Renaissance Man (film)
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Theatrical release poster
|Directed by||Penny Marshall|
|Produced by||Sara Colleton
|Written by||Jim Burnstein|
|Music by||Hans Zimmer|
|Edited by||George Bowers|
|Distributed by||Buena Vista Pictures|
Renaissance Man is a 1994 American comedy film directed by Penny Marshall, and stars Danny DeVito, Gregory Hines, James Remar and Cliff Robertson. In Australia, the film is known under the title of Army Intelligence.
Bill Rago (DeVito) is a divorced advertising executive down on his luck. When he loses his job in Detroit, the unemployment agency finds him a temporary job: teaching a class at a nearby U.S. Army training base, Fort McClane.
Initially unenthusiastic, Rago finds that he has only six weeks to teach a group of "squeakers," or low achievers, the basics of comprehension and use of English language. Most of the soldiers are only semi-literate and equally unenthusiastic.
Unable to connect with his pupils and desperate to spark their interest, Rago quotes from his favorite play, Hamlet by William Shakespeare. They are unfamiliar with it (or even the concept of a "play") and a small initial spark of interest is generated. He casts each student as a character in a classroom reading, then takes everyone on a field trip across the Blue Water Bridge to Stratford, Ontario, to a live performance by professionals. He introduces them to Shakespeare's Henry V as well.
Despite the disapproval of their hard-as-nails Drill Sergeant Cass (Hines), and the loss of one of the trainees, who is revealed as a drug dealer hiding under an assumed identity, Rago sets an end-of-term oral examination. Even the friendly Capt. Murdoch in charge of the project doesn't expect the soldiers to pass Rago's class, adding that if they fail, they will be discharged from the Army. Hobbs wrote a letter to Rago and Murdoch about their inspiration and that their letters to the warden was letting him consider releasing him early. The prison librarian said he was the first inmate to read a book about Shakespeare, from the prison library, in sixteen years, and that the librarian asked him about taking college classes.
While on duty, on a dare from Cass in front of other men, one of the soldiers recites the St. Crispin's Day Speech by King Henry V while in full combat gear in the middle of a rainstorm during a night exercise; the speech moves even the hardened Sgt. Cass. The students then all pass Rago's class, with flying colors.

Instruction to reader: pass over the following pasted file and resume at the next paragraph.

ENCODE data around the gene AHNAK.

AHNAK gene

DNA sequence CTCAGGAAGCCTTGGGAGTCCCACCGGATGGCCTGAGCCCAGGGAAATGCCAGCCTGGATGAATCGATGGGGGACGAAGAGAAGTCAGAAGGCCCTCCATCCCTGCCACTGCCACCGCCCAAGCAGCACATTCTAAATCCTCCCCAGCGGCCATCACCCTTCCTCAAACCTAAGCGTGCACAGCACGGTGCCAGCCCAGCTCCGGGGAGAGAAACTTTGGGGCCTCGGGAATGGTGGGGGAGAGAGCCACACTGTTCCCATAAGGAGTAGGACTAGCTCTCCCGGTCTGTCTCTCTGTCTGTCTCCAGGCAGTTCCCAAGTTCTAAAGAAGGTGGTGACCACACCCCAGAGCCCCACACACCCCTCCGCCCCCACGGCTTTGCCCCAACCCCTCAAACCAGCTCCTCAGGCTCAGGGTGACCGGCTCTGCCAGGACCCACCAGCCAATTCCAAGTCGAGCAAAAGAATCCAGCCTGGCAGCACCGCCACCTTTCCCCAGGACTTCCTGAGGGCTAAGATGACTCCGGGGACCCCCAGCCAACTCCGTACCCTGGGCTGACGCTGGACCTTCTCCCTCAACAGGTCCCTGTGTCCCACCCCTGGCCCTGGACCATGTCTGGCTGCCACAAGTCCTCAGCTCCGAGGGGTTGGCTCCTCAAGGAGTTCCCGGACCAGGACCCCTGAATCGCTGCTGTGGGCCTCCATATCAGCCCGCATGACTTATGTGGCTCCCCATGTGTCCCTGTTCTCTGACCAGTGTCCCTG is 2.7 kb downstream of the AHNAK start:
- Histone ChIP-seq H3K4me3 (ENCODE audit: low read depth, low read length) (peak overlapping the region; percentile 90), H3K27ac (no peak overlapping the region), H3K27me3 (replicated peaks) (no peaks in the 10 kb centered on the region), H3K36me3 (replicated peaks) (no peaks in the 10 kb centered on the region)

Rago meets and dates Marie, a soldier in the records department, who helps him do some investigation before the base's graduation ceremony. It results in one of his students being presented with the Silver Star medal his father was to have been awarded posthumously, after he was killed in Vietnam.
As the proud soldiers march at their graduation parade, Rago is saluted by his "graduates." He signs on to continue teaching soldiers-in-training.
- Danny DeVito as Bill Rago
- Gregory Hines as Sergeant First Class Cass
- James Remar as Captain Tom Murdoch
- Cliff Robertson as Colonel James
- Ed Begley, Jr. as Jack Markin
- Lillo Brancato, Jr. as Private Donnie Benitez (Horatio)
- Stacey Dash as Private Miranda Myers (Ophelia)
- Kadeem Hardison as Private Jamaal Montgomery (Ghost of Hamlet's Father)
- Richard T. Jones as Corporal Jackson Leroy (Laertes)
- Khalil Kain as Private Roosevelt (Nathaniel) Hobbs (Hamlet)
- Peter Simmons as Private Brian Davis, Jr.
- Gregory Sporleder as Private Melvin Melvin (Polonius)
- Mark Wahlberg as Private Tommy Lee Haywood (King Claudius)
- Alanna Ubach, as Emily Rago
- Isabella Hofmann as Marie
Filming began on September 13, 1993, and ended on November 20, 1993. The scenes at the fictional "Fort McClane" were actually filmed at Fort Jackson, South Carolina. The production trailers were set up alongside the barracks on "Tank Hill". During the filming, countless soldiers were filmed doing P.T. (physical training) and B.R.M. (basic rifle marksmanship), and the graduation scene of the film was shot during numerous takes of an actual basic training graduation. The scene of Danny DeVito on a pay phone was shot at a phone bank that countless soldiers have used to call home during basic training. The scenes of DeVito going over the bridge from Detroit to Canada are actually him driving over the Bluewater Bridge in Sarnia, Point Edward, Ontario and Port Huron, Michigan.
Renaissance Man received many negative reviews. Roger Ebert gave the film one and a half stars out of a possible four. Ebert said that "the touch that was used so well in director Penny Marshall's previous films Big and A League of Their Own are totally missing in Renaissance Man and it feels like a cross between Dead Poets Society and Private Benjamin but does not have the warmth or spirit of those films." He also wondered what Devito's character teaching Shakespeare's plays had to do with the training of the military recruits. Ebert gave it a thumbs-down on his television show, but partner Gene Siskel enjoyed it as pleasant fare and gave it a thumbs-up. It currently holds a 17% rating on Rotten Tomatoes.
The film flopped at the box office, grossing only US$24 million domestically on an estimated budget of US$40 million. It was hindered by competing with summer blockbusters such as Speed, True Lies, The Flintstones, and The Lion King. After failing to draw in much of an audience as a comedy, the film was marketed as a drama and re-released a few months later under the title By the Book, again without much box office success.
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